The nasal cavity and paranasal sinuses are collectively referred to as the sinonasal tract, which is anatomically and embryologically distinct from the nasopharynx [1] . The nasal cavity, paranasal sinuses, and nasopharynx form a functional unit, which is lined by stratified squamous, respiratory-type pseudostratified columnar, and transitional (intermediate) epithelium [2],[3] . The mucosa of nasal cavity and paranasal sinuses is referred to as the Schneiderian membrane [4] . Sinonasal tract and nasopharyngeal lesions can be non-neoplastic (polyps, bacterial and fungal infections) and neoplastic (benign and malignant). Rhinosporidiosis is endemic in India, but it has also been reported in other parts of the world [5] . Foreign body-type granulomas can develop in nasal mucous membranes [6] . Mucocele can be cystic and clinically mimic malignant process [7] . Respiratory epithelial adenomatoid hamartomas are grossly similar to polyps but are distinctly classified [8] . Although the sinonasal epithelium is an uncommon site for neoplastic processes, it can present an entire range of both epithelial and nonepithelial tumors, epithelial tumors being three times more frequent than the nonepithelial tumors [9] . Inverted papillomas and squamous cell carcinomas are the most frequent neoplasms [10] . Lymphoid tumors involving this area are mainly non-Hodgkin's lymphomas (NHLs) reported to be higher in Asian countries [11] . NHLs of the sinonasal tract are heterogeneous diseases that can be clinically aggressive [12] . Nasopharyngeal cancer with a strong correlation with Epstein-Barr virus infection, reported to be quite high in Nagaland, is a leading cause of death in south-east Asia [13] . Schmincke type of nasopharyngeal carcinoma (NPC) poses a diagnostic problem [2] . However, as a whole sinonasal tumors and malignancies constitute only a very small fraction of solid tumors [10] ; with increasing industrialization and with increase in the burning of additional fossil fuels and rising air pollution rates, we are likely to see an increasing incidence of sinonasal tumors [14] . There are hardly any reports in the Indian literature on this issue [10] , specially from the population of North Bengal. Therefore, this present study was conducted to look for the occurrence of various masses arising from the sinonasal tract and nasopharynx, to categorize them, and to correlate between their clinical mode of presentation and histological types.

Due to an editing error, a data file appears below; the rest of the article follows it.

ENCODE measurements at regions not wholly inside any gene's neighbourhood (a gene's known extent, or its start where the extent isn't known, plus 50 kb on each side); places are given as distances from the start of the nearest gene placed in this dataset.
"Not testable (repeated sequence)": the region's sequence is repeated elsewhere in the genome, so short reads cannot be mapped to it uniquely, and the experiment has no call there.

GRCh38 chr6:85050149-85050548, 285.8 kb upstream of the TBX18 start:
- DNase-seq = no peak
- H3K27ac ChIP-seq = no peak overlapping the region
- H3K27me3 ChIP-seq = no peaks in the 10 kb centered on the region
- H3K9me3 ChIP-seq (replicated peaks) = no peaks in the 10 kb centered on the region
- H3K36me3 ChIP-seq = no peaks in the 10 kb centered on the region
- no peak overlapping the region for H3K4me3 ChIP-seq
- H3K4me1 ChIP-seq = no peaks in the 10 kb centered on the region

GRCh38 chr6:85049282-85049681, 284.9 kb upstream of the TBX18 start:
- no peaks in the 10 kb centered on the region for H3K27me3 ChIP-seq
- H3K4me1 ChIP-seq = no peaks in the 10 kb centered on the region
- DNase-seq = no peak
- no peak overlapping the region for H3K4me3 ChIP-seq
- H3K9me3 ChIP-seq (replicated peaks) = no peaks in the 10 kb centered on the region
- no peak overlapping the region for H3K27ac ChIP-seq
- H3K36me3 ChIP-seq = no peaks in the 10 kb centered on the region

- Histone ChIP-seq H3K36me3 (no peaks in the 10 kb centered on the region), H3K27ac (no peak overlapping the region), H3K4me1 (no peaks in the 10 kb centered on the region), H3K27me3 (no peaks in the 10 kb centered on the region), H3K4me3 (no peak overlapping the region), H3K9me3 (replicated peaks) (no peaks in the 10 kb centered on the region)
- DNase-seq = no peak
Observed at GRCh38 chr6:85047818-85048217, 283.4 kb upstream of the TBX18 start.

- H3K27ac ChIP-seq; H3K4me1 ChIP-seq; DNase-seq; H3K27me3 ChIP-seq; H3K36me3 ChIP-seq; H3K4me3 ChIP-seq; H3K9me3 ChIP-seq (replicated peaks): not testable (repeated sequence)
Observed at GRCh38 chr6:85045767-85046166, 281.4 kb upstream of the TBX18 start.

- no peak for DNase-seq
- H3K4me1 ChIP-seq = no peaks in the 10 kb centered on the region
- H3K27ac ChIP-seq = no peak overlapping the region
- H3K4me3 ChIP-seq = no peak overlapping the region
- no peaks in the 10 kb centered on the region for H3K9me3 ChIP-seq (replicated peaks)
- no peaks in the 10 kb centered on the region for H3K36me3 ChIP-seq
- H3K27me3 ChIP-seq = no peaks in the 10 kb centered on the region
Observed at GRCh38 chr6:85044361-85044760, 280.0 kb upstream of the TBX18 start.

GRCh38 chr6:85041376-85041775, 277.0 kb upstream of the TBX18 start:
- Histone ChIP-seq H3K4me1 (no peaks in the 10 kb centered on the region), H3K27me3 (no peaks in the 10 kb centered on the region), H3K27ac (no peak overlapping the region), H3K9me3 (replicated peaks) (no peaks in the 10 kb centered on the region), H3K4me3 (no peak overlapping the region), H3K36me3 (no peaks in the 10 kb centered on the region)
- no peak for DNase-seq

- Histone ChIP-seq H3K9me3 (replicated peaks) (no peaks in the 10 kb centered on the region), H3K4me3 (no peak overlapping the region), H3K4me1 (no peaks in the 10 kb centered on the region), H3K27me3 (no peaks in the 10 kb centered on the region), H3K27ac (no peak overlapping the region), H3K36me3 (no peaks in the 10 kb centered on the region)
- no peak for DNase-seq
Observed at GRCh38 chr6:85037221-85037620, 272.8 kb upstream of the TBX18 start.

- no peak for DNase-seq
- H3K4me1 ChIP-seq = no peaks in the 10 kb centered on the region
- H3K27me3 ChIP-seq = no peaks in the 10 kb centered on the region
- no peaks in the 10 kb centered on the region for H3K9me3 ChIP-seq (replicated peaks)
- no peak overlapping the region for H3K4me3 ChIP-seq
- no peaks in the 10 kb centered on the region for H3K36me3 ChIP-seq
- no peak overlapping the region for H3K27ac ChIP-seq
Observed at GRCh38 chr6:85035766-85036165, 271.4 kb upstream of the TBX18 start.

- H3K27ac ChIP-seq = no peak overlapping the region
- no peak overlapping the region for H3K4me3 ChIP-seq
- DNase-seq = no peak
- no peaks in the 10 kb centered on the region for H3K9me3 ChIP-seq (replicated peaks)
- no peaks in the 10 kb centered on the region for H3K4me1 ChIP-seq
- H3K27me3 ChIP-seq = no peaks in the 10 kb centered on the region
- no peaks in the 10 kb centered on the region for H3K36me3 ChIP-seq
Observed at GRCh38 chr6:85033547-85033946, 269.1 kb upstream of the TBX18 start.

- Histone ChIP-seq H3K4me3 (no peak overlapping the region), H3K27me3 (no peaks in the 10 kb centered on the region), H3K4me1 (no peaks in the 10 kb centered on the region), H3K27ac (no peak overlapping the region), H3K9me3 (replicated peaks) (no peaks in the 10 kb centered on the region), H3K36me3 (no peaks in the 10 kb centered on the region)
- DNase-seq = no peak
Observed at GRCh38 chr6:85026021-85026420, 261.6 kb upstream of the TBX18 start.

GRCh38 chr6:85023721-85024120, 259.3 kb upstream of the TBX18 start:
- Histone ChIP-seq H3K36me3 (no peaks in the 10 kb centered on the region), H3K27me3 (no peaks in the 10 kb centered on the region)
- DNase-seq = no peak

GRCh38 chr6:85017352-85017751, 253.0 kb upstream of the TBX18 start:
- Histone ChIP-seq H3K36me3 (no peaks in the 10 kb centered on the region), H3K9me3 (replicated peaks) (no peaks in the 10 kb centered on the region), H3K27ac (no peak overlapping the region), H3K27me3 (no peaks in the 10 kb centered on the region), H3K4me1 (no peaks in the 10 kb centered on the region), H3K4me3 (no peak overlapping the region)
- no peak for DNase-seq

Aims and objectives Top


The aim of the study was to find the occurrence of various masses arising from the sinonasal tract and nasopharynx, to categorize them into nonspecific, non-neoplastic, and neoplastic (benign and malignant), and also to find the correlation between various clinical modes of presentation and histological types of these masses and etiological factors in case of non-neoplastic lesions (fungal infections). In case of neoplastic masses, the role of immunohistochemistry (IHC) in differentiating epithelial malignancies from lymphomas was seen.


  Materials and methods Top